Lawmakers on Tuesday girded for a showdown over a measure that could upend the business model of credit rating agencies like Standard & Poor's and Moody's Corp., in the first real test of the congressional panel crafting a final Wall Street reform bill.

Negotiators from the House of Representatives moved to strip out a measure designed to eliminate perceived conflicts of interest in the industry, setting up a confrontation with their counterparts in the Senate who have backed it.

The two sides planned to work out their differences later in the day. The House-Senate panel aims to send a final bill to President Barack Obama to sign into law by early July.

The credit-rating industry has been widely criticized for assigning overly rosy ratings to dubious debt offerings that imploded and brought Wall Street to its knees during the 2007-2009 financial crisis. Lawmakers said the need to drum up business from the companies whose debt the agencies rate gave them an incentive to sweeten their ratings.

We shouldn't be surprised with what happens when we have the umpire selected by the home team, said Democratic Representative Brad Sherman.

The two sweeping bills House and Senate negotiators are trying to reconcile aim to avoid a repeat of the crisis that plunged the world economy into a deep recession and led to massive taxpayer bailouts of Wall Street firms.

Lawmakers plan to postpone the most contentious issues until the end of the process, which Democrats hope to wrap up on June 24. The lawmakers agreed to subject private equity funds and hedge funds to greater oversight, and to permanently insure banking customers' deposit accounts up to $250,000. That limit, which had been raised during the crisis, was set to revert to $100,000 in 2014.

Even as they worked through relatively noncontroversial aspects of the bill, Democrats were privately approaching consensus on one of the most contentious aspects of the bill, a proposal to curb risky trading by banks.

Action on that measure, however, was still days away as the panel focused on the fate of ratings agencies.


The Senate's bill, passed last month, would set up a new government panel that would assign new structured debt offerings to ratings agencies on a semi-random basis.

House negotiators unanimously voted to strip that out and replace it with a one-year study by the Securities and Exchange Commission.

Representative Barney Frank, who heads the conference committee, said the House version would hold the industry accountable by making it easier to sue agencies that issue misleading ratings and removing the requirement that government agencies use their ratings as they go about their work.

We did the best we could to put people on notice that they ought to be doing their own diligence, Frank said.

Credit ratings agencies are already likely to see their business costs rise as they deal with higher transparency and reporting standards, said Edward Atorino, analyst at The Benchmark Company in New York.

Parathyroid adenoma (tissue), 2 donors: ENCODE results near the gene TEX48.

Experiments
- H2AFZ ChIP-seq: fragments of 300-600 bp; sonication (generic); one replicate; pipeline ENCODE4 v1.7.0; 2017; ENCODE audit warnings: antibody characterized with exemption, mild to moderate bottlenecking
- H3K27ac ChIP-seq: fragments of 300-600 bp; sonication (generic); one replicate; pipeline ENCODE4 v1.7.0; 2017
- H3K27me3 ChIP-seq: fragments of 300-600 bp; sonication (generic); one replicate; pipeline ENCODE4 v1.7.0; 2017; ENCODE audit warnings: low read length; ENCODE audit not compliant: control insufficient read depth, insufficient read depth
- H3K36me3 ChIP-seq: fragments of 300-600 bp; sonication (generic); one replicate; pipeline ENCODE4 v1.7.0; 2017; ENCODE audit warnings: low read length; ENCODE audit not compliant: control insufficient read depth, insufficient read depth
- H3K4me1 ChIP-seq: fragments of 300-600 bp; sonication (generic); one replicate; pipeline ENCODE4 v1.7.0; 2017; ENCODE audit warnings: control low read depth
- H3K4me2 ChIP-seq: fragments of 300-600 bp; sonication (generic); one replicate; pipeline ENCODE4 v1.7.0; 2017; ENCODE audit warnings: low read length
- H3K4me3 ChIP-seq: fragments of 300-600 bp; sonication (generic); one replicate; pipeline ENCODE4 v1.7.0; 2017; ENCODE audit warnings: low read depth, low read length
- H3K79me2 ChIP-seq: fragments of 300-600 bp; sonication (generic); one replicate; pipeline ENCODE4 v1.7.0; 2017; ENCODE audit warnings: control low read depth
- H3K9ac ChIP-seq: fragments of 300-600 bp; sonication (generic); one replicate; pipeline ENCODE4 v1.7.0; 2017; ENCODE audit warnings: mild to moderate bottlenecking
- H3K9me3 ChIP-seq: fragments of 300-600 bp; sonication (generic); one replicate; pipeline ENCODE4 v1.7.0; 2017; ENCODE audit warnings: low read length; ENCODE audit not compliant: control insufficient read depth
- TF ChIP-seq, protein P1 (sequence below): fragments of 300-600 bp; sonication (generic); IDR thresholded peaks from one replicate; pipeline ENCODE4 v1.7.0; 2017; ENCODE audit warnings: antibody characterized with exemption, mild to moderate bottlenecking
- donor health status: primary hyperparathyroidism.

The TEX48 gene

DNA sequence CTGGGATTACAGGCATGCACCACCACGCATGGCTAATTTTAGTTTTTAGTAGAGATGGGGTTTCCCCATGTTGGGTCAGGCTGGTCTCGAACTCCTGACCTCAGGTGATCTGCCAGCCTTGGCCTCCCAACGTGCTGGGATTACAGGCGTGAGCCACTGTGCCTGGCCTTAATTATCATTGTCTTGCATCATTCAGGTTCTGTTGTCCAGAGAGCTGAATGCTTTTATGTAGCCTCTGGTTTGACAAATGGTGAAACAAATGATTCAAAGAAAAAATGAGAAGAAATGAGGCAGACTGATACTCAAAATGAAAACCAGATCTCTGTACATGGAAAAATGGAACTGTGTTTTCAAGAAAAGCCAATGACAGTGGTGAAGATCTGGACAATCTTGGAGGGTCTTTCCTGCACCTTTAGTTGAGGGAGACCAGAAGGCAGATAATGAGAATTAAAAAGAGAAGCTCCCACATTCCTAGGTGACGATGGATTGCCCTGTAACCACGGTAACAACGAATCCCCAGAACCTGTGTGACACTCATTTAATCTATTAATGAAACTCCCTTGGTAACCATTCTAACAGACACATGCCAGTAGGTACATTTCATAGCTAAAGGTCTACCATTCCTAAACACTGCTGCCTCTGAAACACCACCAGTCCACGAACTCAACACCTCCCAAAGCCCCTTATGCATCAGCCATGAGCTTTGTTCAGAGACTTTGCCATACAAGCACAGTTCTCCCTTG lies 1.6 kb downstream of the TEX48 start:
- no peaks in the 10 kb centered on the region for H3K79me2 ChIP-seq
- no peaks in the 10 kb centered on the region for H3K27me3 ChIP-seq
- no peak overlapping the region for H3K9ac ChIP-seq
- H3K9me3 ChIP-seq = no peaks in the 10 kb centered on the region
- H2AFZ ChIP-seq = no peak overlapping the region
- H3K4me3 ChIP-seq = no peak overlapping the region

The move highlighted a surprising dynamic that has emerged over the past year of legislating: House Democrats, usually viewed as more liberal than their Senate counterparts, may in fact be Wall Street's best bet for softening legislation that is sure to crimp industry profits for years to come.

Frank also aims to exempt smaller hedge funds and other private funds from registering with the SEC. The Senate bill, which is being used as a starting point for negotiations, would require firms that manage more than $100 million in assets to register; House Democrats hope to raise that to $150 million.

The Federal Reserve was poised to escape relatively unscathed after enduring more than a year of tough congressional criticism for its actions during the crisis.

House Democrats said they will try to strike a Senate-approved measure that would make the head of the Fed's New York branch a political appointee, rather than one appointed by industry. The U.S. central bank has argued that the Senate measure would compromise its independence.

The Fed also appeared likely to evade the most intrusive congressional oversight as House lawmakers backed off a previous plan that would have set up ongoing congressional audits that could have extended to monetary policy.

House Democrats also said they aim to hold investment brokers to a higher client-care standard roughly the level now followed by investment advisers.


Behind the scenes, Democrats sought to resolve their most divisive issue -- how to regulate the $650 trillion derivatives market that led to the downfall of titans like insurer AIG during the crisis.

Banks looked increasingly likely to face some limits on swap trading after Senate Agriculture Committee Chairman Blanche Lincoln softened a proposal that would require banks to spin off their lucrative swaps dealing desks.

Her new plan would require the Wall Street giants that dominate the swaps market to spin off their dealing operations to a separately capitalized affiliate, but it would let them continue to use swaps to hedge their own lending activities.

Sheila Bair, chairwoman of the Federal Deposit Insurance Corp, who had criticized Lincoln's original plan, told Reuters Insider she was encouraged by the new proposal.

Representative Collin Peterson, the House Agriculture Committee chairman, told Reuters he would probably be comfortable with it and predicted it would become law in some form.

But lawmakers in the business-friendly New Democrat Coalition called for stripping Lincoln's plan, a central target for Wall Street lobbying efforts, from the conference committee's bill. Three members of the 69-member coalition are on the negotiating committee.

(Additional reporting by Kim Dixon, Kevin Drawbaugh and Charles Abbott in Washington and Elinor Comlay in New York; Editing by Andrea Ricci and Leslie Adler)